Magazine article Marketing

Fooled by Attractive Images

Magazine article Marketing

Fooled by Attractive Images

Article excerpt

A rash of management books has recently been published which carry public health warnings about smilers. We're being told that too many employers appoint pleasant smiling people into jobs which could better be performed by repulsive scowlers. Too many clients appoint ad agencies or accountancy firms on the basis of social comfort, rather than choosing a team -- however physically repellant and odious -- which has the technical competence required to do the job.

That's one view. The other is you need to have attractive looking teams to succeed. In business circles 55% of impact is still based on appearance, 38% on how people speak and their overall confidence, and a miserly 7% on what they actually say. Psychologist Leonard Zunin has estimated that it takes just four minutes for people to weigh each other up and decide whether or not to develop friendships. Appearance is now so important that in Texas a small proportion of the $22m a year spent on rehabilitating offenders actually goes on plastic surgery. At first this was as a reward for good behaviour--now it is directed at the most needy.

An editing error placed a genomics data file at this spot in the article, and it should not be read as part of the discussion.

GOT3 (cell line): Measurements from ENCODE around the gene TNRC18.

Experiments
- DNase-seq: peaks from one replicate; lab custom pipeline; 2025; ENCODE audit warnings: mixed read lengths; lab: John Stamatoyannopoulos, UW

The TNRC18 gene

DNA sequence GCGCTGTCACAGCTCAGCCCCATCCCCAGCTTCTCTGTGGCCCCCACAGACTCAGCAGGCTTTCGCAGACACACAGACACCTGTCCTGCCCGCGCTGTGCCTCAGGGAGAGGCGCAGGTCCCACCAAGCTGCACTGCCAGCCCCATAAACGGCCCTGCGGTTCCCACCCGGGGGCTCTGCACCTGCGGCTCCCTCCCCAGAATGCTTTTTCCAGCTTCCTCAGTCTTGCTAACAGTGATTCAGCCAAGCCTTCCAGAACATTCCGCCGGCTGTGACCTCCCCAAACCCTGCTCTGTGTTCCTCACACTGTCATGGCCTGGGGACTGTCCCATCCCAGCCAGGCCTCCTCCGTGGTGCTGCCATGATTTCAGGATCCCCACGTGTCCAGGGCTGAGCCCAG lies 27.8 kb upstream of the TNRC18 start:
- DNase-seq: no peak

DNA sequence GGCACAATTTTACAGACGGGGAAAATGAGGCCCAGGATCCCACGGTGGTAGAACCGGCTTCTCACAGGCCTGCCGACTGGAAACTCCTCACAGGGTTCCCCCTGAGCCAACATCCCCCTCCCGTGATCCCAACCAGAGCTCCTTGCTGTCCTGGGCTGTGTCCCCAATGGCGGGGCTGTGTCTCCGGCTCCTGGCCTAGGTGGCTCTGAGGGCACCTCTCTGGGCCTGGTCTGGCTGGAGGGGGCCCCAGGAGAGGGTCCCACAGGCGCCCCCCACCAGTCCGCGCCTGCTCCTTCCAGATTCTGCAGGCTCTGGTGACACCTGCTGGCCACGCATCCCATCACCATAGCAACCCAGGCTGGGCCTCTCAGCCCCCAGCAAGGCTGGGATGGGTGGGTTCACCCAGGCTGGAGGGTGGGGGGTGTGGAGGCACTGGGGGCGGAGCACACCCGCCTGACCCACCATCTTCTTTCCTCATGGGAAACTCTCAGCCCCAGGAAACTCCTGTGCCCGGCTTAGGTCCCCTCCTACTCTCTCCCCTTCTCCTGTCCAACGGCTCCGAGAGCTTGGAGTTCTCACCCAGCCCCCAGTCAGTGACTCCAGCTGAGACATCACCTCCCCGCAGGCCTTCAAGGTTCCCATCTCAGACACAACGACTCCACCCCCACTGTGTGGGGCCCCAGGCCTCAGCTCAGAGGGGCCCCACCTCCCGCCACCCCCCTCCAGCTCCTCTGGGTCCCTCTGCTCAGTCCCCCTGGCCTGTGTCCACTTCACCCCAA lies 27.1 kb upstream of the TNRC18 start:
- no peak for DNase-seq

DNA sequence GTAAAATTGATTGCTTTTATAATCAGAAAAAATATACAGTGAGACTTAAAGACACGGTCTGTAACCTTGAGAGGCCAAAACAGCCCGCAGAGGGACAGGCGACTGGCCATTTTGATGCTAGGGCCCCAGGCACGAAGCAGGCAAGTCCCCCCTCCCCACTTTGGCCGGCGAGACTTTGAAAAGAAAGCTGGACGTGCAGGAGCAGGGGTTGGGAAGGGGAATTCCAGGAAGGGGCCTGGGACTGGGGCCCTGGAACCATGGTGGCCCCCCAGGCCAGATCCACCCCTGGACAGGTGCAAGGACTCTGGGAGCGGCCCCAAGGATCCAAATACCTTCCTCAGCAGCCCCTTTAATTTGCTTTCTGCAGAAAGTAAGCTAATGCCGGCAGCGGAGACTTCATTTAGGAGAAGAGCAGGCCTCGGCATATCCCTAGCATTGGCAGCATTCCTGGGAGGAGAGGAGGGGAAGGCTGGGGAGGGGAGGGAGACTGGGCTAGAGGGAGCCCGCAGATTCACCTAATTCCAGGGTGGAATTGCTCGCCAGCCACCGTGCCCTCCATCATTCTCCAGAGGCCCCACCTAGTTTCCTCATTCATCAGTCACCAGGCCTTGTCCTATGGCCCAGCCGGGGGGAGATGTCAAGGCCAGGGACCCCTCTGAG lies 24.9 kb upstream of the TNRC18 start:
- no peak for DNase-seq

Which of these two views is correct? We should be told. Because I fear for the legions of uglies about to undergo the surgeon's knife only to find that their new found attractiveness disbars them from ultimate business success and happiness.

Facing up to the ugly truth

Has Japan done so well because its business leaders and wrestlers are so much better looking than the Europeans? Will the best looking political party win the next election or not? Should John major smile more -- or less? …

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